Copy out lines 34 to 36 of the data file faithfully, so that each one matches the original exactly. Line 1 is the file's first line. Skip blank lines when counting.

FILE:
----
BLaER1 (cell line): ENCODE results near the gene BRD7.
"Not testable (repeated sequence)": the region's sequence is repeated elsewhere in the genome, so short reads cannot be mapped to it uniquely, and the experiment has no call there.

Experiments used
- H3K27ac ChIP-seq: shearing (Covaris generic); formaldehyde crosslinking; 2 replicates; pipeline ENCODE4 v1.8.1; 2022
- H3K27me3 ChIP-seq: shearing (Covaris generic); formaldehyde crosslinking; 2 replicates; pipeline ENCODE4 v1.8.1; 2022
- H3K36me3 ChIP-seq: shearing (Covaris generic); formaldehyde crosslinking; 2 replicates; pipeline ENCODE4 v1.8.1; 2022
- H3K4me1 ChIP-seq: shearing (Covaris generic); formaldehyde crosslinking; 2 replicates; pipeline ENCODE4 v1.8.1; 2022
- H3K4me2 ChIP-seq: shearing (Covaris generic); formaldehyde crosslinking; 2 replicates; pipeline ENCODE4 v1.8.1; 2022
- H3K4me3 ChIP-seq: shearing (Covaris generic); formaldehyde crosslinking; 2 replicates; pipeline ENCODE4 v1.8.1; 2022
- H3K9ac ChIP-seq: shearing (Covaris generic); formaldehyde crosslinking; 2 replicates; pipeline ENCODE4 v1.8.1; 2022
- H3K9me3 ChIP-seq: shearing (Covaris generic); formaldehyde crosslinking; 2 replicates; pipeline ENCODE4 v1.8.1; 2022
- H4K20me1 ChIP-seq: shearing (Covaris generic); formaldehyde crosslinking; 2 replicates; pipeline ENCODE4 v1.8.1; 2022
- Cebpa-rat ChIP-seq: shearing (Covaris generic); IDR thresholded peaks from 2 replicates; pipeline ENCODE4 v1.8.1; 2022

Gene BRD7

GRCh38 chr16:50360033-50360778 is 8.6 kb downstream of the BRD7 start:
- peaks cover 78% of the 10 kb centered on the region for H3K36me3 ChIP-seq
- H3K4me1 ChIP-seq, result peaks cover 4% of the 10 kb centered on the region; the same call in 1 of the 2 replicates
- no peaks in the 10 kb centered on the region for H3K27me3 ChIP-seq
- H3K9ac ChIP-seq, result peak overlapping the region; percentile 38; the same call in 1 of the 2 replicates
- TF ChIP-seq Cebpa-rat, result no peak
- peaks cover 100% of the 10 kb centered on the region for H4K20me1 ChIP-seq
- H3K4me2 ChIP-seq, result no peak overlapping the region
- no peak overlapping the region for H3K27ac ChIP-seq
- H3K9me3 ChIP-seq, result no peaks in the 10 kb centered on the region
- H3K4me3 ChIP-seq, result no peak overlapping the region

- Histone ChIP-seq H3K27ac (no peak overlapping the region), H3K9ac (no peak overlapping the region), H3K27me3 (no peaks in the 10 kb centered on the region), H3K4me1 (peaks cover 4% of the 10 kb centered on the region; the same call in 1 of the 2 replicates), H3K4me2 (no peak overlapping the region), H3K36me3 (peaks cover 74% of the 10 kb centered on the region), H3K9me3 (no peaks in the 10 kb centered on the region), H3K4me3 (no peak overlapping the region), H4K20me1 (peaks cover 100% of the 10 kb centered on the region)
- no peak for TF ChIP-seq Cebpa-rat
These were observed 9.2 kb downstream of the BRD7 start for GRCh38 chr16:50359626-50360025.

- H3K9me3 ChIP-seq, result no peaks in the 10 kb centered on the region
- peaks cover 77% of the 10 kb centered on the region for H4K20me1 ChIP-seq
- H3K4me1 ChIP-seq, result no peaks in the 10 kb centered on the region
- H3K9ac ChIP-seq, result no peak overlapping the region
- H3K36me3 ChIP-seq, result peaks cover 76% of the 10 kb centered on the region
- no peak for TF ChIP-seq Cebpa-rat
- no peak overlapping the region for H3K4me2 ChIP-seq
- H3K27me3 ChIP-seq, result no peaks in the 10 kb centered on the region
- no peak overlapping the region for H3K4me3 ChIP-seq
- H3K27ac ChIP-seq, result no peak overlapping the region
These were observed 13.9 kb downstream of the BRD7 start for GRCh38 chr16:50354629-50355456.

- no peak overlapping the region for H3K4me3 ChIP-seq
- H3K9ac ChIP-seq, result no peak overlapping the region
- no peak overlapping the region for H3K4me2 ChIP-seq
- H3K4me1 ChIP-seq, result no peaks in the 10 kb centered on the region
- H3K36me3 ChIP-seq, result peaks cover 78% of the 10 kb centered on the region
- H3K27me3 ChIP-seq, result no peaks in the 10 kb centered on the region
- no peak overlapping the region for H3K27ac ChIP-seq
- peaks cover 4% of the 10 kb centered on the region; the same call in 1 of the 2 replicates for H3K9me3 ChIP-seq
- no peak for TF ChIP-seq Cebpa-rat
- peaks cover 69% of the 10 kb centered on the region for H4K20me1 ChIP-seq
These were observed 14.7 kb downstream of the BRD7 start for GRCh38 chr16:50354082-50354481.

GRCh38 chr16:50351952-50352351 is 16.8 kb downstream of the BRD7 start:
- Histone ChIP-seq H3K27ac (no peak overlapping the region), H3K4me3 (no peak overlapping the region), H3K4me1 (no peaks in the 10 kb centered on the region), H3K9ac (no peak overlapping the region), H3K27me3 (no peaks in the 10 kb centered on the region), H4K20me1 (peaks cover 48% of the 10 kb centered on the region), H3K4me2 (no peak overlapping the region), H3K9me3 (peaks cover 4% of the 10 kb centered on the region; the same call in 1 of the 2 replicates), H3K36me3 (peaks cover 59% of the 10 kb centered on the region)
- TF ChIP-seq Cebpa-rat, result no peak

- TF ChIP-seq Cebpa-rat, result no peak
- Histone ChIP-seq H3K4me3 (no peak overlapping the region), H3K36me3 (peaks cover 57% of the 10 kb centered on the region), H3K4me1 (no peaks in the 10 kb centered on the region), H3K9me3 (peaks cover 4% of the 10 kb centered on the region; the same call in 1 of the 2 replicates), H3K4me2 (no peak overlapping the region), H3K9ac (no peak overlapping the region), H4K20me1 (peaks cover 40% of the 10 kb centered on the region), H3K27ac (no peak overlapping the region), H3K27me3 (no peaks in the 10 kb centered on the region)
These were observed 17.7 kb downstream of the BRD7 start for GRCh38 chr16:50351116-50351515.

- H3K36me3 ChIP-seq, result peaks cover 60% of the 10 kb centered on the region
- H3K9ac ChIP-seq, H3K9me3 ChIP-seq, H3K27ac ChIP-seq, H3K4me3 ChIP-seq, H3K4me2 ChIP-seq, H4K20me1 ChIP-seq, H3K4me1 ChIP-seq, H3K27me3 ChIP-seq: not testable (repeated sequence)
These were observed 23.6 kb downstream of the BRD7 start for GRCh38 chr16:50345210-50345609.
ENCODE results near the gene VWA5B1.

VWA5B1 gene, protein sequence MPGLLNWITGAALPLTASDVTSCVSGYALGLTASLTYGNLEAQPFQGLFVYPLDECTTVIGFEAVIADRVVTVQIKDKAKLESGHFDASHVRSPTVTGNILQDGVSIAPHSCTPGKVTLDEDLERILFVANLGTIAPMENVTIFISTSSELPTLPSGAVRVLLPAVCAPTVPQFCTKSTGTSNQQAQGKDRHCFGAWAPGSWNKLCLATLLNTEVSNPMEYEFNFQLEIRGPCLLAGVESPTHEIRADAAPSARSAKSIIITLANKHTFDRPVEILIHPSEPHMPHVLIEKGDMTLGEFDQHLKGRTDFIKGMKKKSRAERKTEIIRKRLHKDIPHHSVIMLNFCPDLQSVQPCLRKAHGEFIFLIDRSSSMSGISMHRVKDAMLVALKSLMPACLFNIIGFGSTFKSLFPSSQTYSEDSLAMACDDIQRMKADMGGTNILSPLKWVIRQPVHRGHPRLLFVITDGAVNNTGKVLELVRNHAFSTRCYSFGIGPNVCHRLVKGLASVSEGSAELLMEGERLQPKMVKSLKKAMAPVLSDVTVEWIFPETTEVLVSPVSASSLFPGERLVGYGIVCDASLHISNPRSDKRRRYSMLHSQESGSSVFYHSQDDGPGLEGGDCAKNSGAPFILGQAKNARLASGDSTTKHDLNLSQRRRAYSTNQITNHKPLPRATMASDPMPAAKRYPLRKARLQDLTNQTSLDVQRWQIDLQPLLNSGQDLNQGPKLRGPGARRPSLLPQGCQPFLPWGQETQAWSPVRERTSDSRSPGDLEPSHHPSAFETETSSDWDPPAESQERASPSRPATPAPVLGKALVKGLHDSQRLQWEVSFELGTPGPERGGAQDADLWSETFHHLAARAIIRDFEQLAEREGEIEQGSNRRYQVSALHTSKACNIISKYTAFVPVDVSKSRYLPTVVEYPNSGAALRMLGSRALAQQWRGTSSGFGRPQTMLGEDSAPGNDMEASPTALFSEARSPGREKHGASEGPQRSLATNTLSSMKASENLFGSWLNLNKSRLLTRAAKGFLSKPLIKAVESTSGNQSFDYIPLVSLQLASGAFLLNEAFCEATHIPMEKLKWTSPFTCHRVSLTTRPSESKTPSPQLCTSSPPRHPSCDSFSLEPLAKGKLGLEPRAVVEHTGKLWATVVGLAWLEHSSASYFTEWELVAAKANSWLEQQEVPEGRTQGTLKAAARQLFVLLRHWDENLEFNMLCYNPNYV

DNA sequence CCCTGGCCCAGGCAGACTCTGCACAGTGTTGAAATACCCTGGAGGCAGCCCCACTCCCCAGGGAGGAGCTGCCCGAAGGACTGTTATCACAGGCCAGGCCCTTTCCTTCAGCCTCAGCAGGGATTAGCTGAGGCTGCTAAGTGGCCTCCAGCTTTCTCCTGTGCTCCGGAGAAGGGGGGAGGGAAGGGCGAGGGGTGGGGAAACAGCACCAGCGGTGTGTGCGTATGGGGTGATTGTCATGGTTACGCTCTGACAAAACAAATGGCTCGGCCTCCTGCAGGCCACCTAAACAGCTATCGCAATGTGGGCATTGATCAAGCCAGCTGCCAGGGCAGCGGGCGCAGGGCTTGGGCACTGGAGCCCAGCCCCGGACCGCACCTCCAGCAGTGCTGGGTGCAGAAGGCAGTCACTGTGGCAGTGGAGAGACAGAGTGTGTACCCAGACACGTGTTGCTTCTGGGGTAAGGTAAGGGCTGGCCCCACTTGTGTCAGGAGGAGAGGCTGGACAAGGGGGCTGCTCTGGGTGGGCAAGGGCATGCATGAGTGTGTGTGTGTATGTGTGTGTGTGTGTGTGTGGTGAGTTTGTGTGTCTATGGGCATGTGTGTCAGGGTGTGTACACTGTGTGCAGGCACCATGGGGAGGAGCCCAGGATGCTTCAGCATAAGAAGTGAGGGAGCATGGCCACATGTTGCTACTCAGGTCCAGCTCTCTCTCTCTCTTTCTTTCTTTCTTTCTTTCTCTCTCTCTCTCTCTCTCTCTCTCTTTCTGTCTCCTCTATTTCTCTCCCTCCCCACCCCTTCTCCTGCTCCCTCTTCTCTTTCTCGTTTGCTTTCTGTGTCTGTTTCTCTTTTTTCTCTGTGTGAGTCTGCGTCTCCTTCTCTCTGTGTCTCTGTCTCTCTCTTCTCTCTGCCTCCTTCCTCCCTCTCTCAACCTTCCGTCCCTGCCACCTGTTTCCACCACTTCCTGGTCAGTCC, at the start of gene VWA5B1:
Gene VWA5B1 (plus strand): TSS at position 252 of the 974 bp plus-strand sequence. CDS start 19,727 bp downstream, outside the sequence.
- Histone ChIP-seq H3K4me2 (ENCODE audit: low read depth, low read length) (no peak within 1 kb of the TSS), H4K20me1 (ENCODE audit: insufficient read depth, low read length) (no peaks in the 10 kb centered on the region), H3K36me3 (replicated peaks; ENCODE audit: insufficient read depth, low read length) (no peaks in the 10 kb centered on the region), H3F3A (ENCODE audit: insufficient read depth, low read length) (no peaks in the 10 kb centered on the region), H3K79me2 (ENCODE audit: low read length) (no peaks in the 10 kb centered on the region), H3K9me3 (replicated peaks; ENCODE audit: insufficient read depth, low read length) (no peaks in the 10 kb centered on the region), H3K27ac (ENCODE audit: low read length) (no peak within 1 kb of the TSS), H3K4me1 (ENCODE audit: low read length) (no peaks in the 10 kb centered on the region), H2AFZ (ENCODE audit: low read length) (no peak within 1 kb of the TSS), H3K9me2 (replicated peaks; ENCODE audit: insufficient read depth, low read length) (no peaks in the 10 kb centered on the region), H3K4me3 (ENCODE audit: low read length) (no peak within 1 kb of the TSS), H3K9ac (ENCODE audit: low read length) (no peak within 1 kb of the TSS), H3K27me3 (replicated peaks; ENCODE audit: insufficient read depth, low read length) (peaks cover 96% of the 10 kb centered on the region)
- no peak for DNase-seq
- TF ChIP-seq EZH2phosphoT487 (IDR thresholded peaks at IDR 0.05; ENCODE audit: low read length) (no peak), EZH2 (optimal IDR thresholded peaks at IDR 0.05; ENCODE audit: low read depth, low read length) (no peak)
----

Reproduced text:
- no peak for TF ChIP-seq Cebpa-rat
- no peak overlapping the region for H3K4me2 ChIP-seq
- H3K27me3 ChIP-seq, result no peaks in the 10 kb centered on the region